clop attacks Virgin Group

Incident Date:

March 23, 2023

World map



clop attacks Virgin Group


Virgin Group




London, United Kingdom

, United Kingdom

First Reported

March 23, 2023

The Cl0p Ransomware Campaign Escalates

The Cl0p gang claims to have breached more than 150 organizations, having added about 30 more victims in one day – including international conglomerate Virgin Group, Toronto Municipality, Mexican airline Volaris, US TV network Gray Television, and more.

“At the time of writing, the gang’s leak site had no information about what type of data was taken and when. Cybernews reports.

Cl0p is leveraging a vulnerability in the popular file sharing application GoAnywhere to carry out this massive attack campaign. The tool’s producer Fortra had released a patch for the bug back on February 7, but the intrusions may have already occurred, and likely have already exfiltrated sensitive data from the targets, but many organizations are still exposed.


The Cl0p ransomware gang has reportedly added 30 more organizations to its leaks website in the last 24 hours - including transportation giant Virgin Group. These organizations are likely victims of Cl0p's mass exploitation of the GoAnywhere vulnerability, bringing the total number of known Cl0p targets in this campaign closer to 200, and there are likely more.

This wave of Cl0p attacks is immensely concerning for several reasons, the first being around how surprisingly successful they have been in exploiting a known vulnerability for which there is a patch already available. Patching systems can be a complex process for some organizations. In order to avoid breaking critical business systems, patches often need to be applied in dev environments and tested prior to being put into production environments. Even then, some issues prevent patching due to legacy systems/software or internal (home-brewed) scripts/applications that will break if the patch is applied haphazardly. Thus, there can be months or more of work to do before some vulnerabilities can be mitigated, leaving the organization exposed.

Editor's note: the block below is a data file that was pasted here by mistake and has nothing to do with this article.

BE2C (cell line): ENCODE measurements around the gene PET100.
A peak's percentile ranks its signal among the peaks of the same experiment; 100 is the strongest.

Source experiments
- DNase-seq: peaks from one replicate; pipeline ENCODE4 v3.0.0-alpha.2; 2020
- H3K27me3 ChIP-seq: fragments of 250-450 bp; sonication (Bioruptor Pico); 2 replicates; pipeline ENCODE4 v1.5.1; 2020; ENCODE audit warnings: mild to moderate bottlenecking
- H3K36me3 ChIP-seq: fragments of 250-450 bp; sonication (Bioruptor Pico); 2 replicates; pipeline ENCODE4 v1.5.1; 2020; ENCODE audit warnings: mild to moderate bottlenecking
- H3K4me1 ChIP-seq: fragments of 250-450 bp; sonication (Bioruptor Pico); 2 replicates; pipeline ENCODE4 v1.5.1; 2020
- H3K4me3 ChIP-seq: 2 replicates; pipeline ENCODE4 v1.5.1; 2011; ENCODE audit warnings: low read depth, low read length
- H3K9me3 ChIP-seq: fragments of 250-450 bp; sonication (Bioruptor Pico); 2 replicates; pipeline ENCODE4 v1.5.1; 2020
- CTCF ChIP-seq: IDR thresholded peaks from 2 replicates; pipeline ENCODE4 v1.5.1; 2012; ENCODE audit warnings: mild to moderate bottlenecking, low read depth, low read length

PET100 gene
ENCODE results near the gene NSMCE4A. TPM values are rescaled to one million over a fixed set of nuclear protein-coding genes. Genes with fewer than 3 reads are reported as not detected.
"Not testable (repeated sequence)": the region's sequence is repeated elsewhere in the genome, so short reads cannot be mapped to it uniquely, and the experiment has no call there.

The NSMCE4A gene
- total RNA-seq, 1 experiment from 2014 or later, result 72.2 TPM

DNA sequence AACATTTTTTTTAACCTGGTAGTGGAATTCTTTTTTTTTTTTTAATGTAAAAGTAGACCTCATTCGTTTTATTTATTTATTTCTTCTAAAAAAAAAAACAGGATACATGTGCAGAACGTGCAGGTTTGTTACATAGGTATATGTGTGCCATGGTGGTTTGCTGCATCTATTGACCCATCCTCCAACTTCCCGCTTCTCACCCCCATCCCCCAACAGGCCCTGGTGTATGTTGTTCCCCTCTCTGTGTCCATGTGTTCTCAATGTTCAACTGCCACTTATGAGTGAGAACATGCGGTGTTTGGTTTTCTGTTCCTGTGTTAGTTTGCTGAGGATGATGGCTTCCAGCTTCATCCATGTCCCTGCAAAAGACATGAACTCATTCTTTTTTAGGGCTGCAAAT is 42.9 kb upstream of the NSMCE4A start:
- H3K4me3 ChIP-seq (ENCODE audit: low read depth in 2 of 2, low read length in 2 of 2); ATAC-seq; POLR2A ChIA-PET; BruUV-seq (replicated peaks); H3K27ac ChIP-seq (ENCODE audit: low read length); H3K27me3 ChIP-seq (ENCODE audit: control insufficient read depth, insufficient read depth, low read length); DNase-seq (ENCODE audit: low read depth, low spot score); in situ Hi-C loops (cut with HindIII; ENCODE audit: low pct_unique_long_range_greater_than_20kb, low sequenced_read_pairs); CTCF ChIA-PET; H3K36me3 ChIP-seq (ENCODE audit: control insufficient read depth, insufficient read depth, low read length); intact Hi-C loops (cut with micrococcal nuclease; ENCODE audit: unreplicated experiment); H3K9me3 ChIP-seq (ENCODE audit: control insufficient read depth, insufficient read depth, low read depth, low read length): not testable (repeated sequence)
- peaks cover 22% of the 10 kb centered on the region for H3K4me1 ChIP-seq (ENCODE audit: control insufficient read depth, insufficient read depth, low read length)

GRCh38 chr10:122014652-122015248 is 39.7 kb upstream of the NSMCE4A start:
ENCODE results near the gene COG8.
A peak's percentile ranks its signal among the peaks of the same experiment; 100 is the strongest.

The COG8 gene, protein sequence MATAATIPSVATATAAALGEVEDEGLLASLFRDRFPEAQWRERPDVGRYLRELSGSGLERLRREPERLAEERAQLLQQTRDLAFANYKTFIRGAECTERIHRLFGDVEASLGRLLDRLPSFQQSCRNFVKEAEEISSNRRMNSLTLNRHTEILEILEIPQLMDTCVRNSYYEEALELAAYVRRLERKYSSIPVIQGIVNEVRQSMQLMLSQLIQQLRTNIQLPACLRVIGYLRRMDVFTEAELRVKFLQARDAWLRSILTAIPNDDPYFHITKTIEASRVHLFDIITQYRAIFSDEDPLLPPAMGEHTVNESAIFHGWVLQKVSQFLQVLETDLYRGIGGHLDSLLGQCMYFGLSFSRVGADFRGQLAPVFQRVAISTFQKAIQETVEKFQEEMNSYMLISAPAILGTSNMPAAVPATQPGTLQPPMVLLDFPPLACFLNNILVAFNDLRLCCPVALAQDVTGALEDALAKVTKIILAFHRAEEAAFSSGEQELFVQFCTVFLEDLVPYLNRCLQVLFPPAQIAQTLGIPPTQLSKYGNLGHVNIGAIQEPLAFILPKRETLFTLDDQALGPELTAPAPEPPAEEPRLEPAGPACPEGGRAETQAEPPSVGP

Another concern is that this spate of attacks is likely evidence that ransomware operators like Cl0p are leveraging automation to identify exposed organizations who may not have had the time or resources to patch against known vulnerabilities. If Cl0p is claiming they have compromised more than 150 organizations so far in this campaign, it is likely they have already successfully exfiltrated large amounts of confidential information from the victims. Just as important is the fact that there could be dozens of other targets who are at this very moment experiencing data loss as a precursor to the delivery of a ransomware payload, and they don't even realize they are in the midst of a major attack.

Multi-stage ransomware attacks have a long tail, as they typically involve weeks or even months of effort by attackers to infiltrate as much of the target network and exfiltrate as much data as possible before encrypting systems so they can demand higher ransom payouts. There are basically two things organizations need to do to prepare for ransomware attacks: first ensure the organization is prepared to detect and prevent the attack at multiple points in the attack sequence: at initial ingress, at lateral movement, when they establish C2, at data exfiltration and so on. The second is to assure that in the event of a successful ransomware attack, the organization is resilient. The goal is always to minimize the duration, spread and overall impact of the attack and get back to normal as quickly as possible. Both strategies need to be in play simultaneously.

These ransomware campaigns are multi-stage attacks, so we have multiple opportunities to detect and stop them. Organizations need both a robust prevention strategy as well as an agile resilience strategy. This approach includes deploying endpoint protection solutions, good patch management, offsite data backups, good access controls, employee awareness training, and regular procedure and resilience testing for a ransomware readiness plans to be successful. is the industry’s first dedicated, adaptive security platform that combines multiple advanced proprietary prevention engines along with AI models focused specifically on stopping ransomware – talk to a Halcyon expert today to find out more.

Recent Ransomware Attacks

The Recent Ransomware Attacks (RRA) site acts as a watchtower, providing you with near real-time ransomware tracking of attacks, groups and their victims. Given threat actors’ overarching, lucrative success so far, ransomware attacks have become the most ubiquitous, and financially and informationally impactful cyber threat to businesses and organizations today.

The site’s data is generated based on hosting choices of real-world threat actors, and a handful of other trackers. While sanitization efforts have been taken, we cannot guarantee 100% accuracy of the data. Attack updates will be made as source data is reported by reputable sources. By viewing, accessing, or using RRA you acknowledge you are doing so at your own risk.